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Does ISS’ Voting Recommendations Reflect Analysis Or Consensus?

I always appreciate comments from readers of this blog.  One reader responded to yesterday’s post concerning ISS opposition to classified boards: “You seem to be under the impression that ISS comes up with its guidelines through academic research.  Although that CAN come into play, it is much more directly shaped by the policies of its customers.” (emphasis in original).

According to ISS, it does examine relevant studies:

The policy review and update process begins with an internal review of emerging issues and notable trends across global markets. Based on information gathered throughout the year (particularly from investor and issuer feedback during proxy season), ISS forms policy committees to examine various governance topics in specific global markets. As part of this process, the policy team examines relevant academic research, other empirical studies, and commentary by market participants. ISS also conducts surveys, convenes roundtable discussions, and posts draft policies for a review and comment period. Based on this broad input, ISS’ Global Policy Board reviews and approves final policy updates for the following proxy year.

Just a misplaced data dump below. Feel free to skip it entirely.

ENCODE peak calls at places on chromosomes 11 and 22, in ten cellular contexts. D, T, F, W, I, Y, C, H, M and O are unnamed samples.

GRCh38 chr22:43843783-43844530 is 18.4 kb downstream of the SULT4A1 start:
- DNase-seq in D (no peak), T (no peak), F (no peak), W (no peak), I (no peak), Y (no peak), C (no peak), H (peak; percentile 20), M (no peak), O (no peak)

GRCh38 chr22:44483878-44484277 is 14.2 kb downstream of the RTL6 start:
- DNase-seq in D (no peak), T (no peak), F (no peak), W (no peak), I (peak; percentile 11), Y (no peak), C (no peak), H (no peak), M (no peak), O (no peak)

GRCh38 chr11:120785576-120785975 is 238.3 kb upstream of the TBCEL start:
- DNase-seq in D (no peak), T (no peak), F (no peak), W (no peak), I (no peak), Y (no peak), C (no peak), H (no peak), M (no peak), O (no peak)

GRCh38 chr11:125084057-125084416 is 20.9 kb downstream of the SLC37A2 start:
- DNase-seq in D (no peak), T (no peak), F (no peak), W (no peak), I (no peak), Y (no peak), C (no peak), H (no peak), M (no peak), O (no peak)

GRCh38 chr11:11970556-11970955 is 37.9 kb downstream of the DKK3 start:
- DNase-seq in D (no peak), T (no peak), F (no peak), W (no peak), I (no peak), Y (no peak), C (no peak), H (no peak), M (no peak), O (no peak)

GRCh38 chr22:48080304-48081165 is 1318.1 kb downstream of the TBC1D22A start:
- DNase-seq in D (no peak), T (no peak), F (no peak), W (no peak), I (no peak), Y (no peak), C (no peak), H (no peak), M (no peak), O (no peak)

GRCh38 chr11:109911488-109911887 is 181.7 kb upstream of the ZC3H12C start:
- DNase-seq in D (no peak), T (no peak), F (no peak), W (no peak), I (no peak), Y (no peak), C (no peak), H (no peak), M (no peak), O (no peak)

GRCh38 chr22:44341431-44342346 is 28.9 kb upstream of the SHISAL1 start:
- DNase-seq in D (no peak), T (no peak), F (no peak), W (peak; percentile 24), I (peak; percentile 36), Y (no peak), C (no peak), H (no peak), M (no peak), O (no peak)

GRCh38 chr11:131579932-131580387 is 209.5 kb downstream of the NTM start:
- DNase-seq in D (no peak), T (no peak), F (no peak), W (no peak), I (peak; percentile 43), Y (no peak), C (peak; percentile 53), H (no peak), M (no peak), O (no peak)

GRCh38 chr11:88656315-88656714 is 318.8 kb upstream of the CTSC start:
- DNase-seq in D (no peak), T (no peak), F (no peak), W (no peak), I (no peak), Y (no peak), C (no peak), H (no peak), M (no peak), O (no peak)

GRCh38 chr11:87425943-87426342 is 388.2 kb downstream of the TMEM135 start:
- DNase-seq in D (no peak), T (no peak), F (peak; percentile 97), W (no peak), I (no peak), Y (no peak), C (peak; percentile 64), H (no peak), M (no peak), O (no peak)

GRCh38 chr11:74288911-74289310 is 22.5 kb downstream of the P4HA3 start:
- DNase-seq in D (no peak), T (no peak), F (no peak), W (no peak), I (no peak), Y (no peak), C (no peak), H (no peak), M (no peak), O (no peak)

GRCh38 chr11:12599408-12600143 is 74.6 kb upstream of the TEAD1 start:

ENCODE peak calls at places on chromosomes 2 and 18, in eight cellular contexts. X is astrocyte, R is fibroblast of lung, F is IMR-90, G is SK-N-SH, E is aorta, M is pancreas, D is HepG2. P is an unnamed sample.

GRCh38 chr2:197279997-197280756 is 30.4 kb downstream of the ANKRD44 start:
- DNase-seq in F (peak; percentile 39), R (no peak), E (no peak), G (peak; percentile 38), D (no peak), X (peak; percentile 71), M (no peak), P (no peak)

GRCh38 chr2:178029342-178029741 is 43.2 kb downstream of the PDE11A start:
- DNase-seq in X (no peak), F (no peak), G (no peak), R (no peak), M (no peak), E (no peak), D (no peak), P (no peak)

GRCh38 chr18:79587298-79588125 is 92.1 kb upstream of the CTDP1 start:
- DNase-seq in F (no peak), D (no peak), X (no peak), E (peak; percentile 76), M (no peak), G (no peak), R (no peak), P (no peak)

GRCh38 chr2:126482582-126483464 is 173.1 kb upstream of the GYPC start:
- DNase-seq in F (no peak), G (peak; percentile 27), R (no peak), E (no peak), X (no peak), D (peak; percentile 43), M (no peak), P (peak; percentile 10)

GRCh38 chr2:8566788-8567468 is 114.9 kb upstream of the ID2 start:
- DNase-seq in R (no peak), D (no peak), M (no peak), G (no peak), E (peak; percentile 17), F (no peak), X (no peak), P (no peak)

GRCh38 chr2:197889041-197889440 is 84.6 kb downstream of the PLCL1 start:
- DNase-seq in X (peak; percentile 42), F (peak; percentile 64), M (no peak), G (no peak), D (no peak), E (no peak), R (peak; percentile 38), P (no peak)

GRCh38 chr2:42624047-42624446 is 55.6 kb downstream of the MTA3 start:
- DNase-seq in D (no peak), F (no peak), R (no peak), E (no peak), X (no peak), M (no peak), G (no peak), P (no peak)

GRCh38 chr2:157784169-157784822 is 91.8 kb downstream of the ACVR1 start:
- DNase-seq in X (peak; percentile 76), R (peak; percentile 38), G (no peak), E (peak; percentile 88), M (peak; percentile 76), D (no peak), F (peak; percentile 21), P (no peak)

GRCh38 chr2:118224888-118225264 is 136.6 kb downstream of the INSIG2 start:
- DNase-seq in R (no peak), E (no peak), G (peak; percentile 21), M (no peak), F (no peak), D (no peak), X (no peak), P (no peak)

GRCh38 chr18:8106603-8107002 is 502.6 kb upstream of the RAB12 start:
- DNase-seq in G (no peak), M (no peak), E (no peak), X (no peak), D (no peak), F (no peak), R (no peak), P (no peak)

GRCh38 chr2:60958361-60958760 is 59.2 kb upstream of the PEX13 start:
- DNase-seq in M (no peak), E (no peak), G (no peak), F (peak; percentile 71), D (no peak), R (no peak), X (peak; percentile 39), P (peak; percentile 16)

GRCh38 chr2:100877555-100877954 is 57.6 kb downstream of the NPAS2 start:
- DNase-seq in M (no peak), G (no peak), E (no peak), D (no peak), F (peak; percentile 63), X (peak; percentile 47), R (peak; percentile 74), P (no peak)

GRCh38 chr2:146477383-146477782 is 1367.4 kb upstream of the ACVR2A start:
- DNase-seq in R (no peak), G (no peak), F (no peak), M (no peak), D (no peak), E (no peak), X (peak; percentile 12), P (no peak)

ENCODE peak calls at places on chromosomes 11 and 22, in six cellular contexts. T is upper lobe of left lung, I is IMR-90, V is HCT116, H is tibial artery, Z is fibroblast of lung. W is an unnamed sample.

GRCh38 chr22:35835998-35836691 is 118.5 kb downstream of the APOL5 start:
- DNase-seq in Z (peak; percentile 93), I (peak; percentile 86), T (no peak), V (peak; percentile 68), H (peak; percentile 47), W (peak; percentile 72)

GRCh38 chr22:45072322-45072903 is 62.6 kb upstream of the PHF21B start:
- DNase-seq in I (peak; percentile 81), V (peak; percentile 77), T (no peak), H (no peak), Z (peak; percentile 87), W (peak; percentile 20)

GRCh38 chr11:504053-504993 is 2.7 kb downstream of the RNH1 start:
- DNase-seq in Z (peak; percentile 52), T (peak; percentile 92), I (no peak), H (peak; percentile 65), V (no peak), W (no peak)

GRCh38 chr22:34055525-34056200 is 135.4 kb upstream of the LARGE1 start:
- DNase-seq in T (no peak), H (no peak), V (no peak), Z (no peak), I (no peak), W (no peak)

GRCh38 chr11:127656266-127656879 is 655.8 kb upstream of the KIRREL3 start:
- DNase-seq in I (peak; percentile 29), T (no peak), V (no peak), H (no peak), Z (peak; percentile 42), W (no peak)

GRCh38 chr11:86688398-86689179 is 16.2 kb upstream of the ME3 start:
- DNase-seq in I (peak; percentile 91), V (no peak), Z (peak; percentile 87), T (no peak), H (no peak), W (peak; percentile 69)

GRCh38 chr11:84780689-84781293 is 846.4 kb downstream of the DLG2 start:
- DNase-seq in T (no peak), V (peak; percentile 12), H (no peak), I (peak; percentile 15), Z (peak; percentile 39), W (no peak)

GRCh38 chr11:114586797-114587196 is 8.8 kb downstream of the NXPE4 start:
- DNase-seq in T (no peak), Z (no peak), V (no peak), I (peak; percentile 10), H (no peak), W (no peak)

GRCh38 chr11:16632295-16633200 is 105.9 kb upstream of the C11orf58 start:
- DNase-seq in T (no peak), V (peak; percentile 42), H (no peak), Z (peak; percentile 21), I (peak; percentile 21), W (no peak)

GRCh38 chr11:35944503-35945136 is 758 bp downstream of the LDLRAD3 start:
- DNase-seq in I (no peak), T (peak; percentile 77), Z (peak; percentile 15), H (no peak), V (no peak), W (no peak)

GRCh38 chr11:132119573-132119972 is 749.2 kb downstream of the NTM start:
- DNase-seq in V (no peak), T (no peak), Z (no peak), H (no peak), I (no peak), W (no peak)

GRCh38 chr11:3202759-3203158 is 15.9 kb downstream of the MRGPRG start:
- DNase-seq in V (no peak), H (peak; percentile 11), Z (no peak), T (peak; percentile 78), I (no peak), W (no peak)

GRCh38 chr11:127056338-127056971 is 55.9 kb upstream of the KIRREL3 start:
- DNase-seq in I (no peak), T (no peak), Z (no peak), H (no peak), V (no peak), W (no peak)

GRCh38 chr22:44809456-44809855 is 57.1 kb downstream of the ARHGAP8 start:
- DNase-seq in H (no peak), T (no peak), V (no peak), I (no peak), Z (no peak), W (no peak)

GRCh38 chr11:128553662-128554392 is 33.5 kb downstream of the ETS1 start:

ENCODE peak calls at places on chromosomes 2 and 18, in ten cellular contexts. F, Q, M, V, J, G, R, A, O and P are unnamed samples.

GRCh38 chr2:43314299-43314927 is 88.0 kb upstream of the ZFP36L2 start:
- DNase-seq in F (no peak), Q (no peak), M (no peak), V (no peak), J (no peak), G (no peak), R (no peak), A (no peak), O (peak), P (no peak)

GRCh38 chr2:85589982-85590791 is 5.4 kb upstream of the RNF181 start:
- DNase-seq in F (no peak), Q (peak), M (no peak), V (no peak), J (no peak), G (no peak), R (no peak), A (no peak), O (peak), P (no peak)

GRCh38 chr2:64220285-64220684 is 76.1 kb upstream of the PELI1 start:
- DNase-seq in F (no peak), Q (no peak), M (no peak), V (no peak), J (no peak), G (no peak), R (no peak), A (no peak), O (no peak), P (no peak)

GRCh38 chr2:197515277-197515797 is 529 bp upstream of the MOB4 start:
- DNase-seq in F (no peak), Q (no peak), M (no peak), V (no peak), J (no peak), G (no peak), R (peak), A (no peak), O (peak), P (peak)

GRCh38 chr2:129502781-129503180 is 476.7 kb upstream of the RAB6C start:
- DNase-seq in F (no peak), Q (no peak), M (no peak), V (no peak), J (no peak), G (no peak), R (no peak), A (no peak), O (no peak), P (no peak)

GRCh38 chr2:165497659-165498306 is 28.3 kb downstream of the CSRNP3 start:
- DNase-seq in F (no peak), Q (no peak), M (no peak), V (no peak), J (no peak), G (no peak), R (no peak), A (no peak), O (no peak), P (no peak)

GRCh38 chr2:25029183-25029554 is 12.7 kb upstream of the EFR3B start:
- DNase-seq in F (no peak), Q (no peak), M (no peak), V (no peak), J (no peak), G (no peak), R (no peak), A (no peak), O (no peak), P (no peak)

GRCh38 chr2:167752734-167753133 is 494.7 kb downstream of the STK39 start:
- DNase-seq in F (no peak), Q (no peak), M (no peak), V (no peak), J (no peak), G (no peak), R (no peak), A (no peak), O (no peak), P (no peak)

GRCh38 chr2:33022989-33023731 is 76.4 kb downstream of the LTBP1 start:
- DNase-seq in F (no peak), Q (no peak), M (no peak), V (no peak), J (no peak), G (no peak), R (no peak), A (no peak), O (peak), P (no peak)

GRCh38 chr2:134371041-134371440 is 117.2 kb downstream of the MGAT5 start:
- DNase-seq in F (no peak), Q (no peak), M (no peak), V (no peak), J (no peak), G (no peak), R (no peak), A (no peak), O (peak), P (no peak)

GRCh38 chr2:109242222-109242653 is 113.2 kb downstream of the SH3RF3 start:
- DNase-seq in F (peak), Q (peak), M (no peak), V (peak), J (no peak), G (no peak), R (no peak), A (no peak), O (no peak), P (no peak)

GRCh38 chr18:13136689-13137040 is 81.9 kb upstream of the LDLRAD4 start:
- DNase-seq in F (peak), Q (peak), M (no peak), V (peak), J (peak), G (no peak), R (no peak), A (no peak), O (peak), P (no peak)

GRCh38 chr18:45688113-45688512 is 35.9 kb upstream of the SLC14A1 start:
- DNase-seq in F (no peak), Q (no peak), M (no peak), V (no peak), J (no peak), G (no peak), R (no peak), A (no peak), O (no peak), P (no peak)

Yesterday’s post mentioned a reply by Professors Bebchuk and Cohen to Professors Cremers’ and Sepe’s paper, Board Declassification Activism: The Financial Value of the Shareholder Rights Project.  Professors Cremers and Sepe have published a sur-reply, Board Declassification Activism: Why Run Away from the Evidence?

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About this Author

Keith Paul Bishop, Corporate Transactions Lawyer, finance securities attorney, Allen Matkins Law Firm

Keith Paul Bishop is a partner in Allen Matkins' Corporate and Securities practice group, and works out of the Orange County office. He represents clients in a wide range of corporate transactions, including public and private securities offerings of debt and equity, mergers and acquisitions, proxy contests and tender offers, corporate governance matters and federal and state securities laws (including the Sarbanes-Oxley Act of 2002 and the Dodd-Frank Act), investment adviser, financial services regulation, and California administrative law. He regularly advises clients...